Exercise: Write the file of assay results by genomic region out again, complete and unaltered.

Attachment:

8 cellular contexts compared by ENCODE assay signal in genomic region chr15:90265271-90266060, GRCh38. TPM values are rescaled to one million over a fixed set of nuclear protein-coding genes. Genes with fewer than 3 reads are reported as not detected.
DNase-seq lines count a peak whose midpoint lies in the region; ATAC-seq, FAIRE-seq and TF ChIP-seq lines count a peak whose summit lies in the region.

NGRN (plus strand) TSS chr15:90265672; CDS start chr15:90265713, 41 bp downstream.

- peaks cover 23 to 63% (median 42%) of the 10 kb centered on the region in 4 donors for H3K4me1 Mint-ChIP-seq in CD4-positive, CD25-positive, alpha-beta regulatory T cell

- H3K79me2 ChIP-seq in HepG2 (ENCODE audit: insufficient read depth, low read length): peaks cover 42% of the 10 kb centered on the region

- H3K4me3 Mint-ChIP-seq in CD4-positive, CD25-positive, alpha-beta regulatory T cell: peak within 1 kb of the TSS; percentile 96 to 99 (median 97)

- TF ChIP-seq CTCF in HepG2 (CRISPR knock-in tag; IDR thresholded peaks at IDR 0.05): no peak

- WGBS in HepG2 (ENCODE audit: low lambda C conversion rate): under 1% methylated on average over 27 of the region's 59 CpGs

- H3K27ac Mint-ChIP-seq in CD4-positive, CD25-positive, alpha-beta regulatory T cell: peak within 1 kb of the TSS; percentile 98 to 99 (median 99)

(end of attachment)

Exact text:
8 cellular contexts compared by ENCODE assay signal in genomic region chr15:90265271-90266060, GRCh38. TPM values are rescaled to one million over a fixed set of nuclear protein-coding genes. Genes with fewer than 3 reads are reported as not detected.
DNase-seq lines count a peak whose midpoint lies in the region; ATAC-seq, FAIRE-seq and TF ChIP-seq lines count a peak whose summit lies in the region.

NGRN (plus strand) TSS chr15:90265672; CDS start chr15:90265713, 41 bp downstream.

- peaks cover 23 to 63% (median 42%) of the 10 kb centered on the region in 4 donors for H3K4me1 Mint-ChIP-seq in CD4-positive, CD25-positive, alpha-beta regulatory T cell

- H3K79me2 ChIP-seq in HepG2 (ENCODE audit: insufficient read depth, low read length): peaks cover 42% of the 10 kb centered on the region

- H3K4me3 Mint-ChIP-seq in CD4-positive, CD25-positive, alpha-beta regulatory T cell: peak within 1 kb of the TSS; percentile 96 to 99 (median 97)

- TF ChIP-seq CTCF in HepG2 (CRISPR knock-in tag; IDR thresholded peaks at IDR 0.05): no peak

- WGBS in HepG2 (ENCODE audit: low lambda C conversion rate): under 1% methylated on average over 27 of the region's 59 CpGs

- H3K27ac Mint-ChIP-seq in CD4-positive, CD25-positive, alpha-beta regulatory T cell: peak within 1 kb of the TSS; percentile 98 to 99 (median 99)